Amid a wealth of remarkable carbon-based materials, no other stands out quite like graphene. In 2004, the famous report of the largely unexpected and counterintuitive possibility of isolating a stable single sheet of carbon had announced the dawn of the graphene era and the rise of two-dimensional (2D) materials1. Before too long, the one-of-a-kind mechanical and electronic properties of graphene were experimentally confirmed by a myriad of independent studies further spreading the promises of graphene for economic growth and innovation. Like so graphene became, as put by Andre Geim and Kostya Novoselov themselves, “a rising star on the horizon of materials science and condensed matter physics”2.

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As the extensive scientific evidence kept piling up leaving no doubt of the importance of graphene in terms of fundamental physics, it simultaneously created unprecedentedly high expectations in the commercial realm. In the early days of graphene, researchers were speculating about the realization of a ballistic transistor that would end the dominance of silicon in electronics. Speaking of industrial applications shortly after the discovery, Geim predicted that “graphene could be ready in about 10 years”3. Indeed, by 2014, material scientists were able to produce square metres of graphene and managed to build the first integrated circuit for wireless devices. The first roadmap was created to outline possible applications of graphene so as to predict whether it could become the next disruptive technology. However, while graphene academic research continued to flourish, even the most ardent advocates of graphene technology had to admit that it is still too early to expect ‘the wonder material’ to deliver on its many application promises. Andrea C. Ferrari, director of the Cambridge Graphene Centre, echoed the same sentiment in one of his early interviews by saying, “I’m never going to be able to replace the silicon transistor with graphene — not in my lifetime”4. But even though graphene was no longer perceived as a new silicon, there was an endless list of other applications to target in search for ‘a killer’. Now, 15 years later, we are yet to see whether graphene will ever be able to display its best qualities while making financial sense. Would it be in flexible displays, graphene-enhanced composites for airspace or buildings, batteries, photovoltaics or medical applications. Only time will tell.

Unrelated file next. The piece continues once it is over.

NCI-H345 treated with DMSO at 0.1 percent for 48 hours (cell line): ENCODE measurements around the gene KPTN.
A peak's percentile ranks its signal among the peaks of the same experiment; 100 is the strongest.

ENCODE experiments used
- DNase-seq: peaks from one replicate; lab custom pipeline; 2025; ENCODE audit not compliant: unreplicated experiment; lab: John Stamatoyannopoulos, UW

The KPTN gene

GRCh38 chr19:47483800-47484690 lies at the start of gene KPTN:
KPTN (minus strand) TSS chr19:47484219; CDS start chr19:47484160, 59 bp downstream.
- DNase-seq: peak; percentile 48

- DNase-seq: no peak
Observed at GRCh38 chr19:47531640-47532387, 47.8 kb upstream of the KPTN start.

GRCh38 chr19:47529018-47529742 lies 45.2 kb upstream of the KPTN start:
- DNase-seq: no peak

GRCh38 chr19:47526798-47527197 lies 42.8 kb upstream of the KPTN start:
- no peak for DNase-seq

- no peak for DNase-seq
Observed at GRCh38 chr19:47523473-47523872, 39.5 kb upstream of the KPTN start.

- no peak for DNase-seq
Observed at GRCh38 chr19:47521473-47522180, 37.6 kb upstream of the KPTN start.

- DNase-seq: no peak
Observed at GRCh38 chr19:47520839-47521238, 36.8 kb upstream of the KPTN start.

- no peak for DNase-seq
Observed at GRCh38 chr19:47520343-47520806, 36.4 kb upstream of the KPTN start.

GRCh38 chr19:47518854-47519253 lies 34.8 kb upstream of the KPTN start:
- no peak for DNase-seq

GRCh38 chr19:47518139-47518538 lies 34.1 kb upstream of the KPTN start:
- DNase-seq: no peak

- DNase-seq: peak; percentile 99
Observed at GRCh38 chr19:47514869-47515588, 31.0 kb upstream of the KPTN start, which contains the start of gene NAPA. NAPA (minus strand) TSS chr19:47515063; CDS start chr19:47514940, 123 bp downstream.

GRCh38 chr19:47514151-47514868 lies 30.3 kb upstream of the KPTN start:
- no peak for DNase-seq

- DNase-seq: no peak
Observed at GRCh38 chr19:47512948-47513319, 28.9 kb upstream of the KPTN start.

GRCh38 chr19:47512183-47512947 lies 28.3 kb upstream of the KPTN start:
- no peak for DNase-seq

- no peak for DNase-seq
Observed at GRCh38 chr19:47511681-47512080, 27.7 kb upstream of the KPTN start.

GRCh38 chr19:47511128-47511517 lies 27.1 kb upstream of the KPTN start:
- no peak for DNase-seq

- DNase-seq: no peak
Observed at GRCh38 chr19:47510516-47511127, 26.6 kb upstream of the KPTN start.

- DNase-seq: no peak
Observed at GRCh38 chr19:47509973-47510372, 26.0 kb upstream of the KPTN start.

Undeniably though, there has been remarkable progress in graphene research, quicker than that of any other material. On the account of the 15 years of incredible achievements and surprising discoveries in fundamental and applied physics, and the overall gigantic scientific effort put forward by the 2D community, graphene can afford the luxury of being slow to deliver on its technological potential. To appreciate the tremendous accomplishment of the field — which has produced thousands of scientific papers every year — in this anniversary Focus issue we have decided to venture upon a very ambitious task of choosing the works that, in our humble opinion, have played a decisive role in the development of the field, proving to have long lasting effects on graphene research as a whole. We asked some of the most prominent experts in the field to validate our selection that is now presented in this issue’s ‘Graphene in the making’ Feature for our readers to judge. Admittedly, it is impossible to encompass the 15 years of research in the list of 27 reports, but we hope that it can serve as a short narrative of how far the field has come since the ‘fun Friday afternoon project’. Although the majority of the selected studies belong to the realm of fundamental physics, we haven’t forgotten about some of the most valuable technologically relevant developments reporting graphene synthesis techniques. To further expand on this subject, in their Review, Wei Kong and colleagues discuss the progress enabled by more than a decade of research towards scalable production of graphene-based materials for their future commercialization and underline the key challenges, such as high cost and the lack of standardization, that currently hold back the implementation of graphene technologies.

As the field continues to mature, it is ever so important to establish a large-scale partnership to improve the chances of commercially competitive graphene products. In a Feature in this issue, Silvia Milana discusses the prospects of the open call that has been recently launched by the Graphene Flagship, aimed at setting up an experimental pilot line for graphene-based electronics, optoelectronics and sensors. One of the main features of this initiative is to enable full compatibility with established complementary metal–oxide–semiconductor processes, which could potentially facilitate the shift of graphene technologies from academic laboratories to the industrial environment. Along the same lines, in two separate Comments, Terrance Barkan and Thomas Reiss provide their ‘market pull’ versus ‘technology push’ visions on the possible ways of bringing graphene to market. Despite the differences in their views, the authors agree that the tipping point for graphene commercialization is approaching, however, realistically, even 15 years of research and billions of euros of investment is still not enough to expect graphene to move from academic research into a marketable technology just yet. After all graphene is still in its teens, so let’s wait for another five years to see.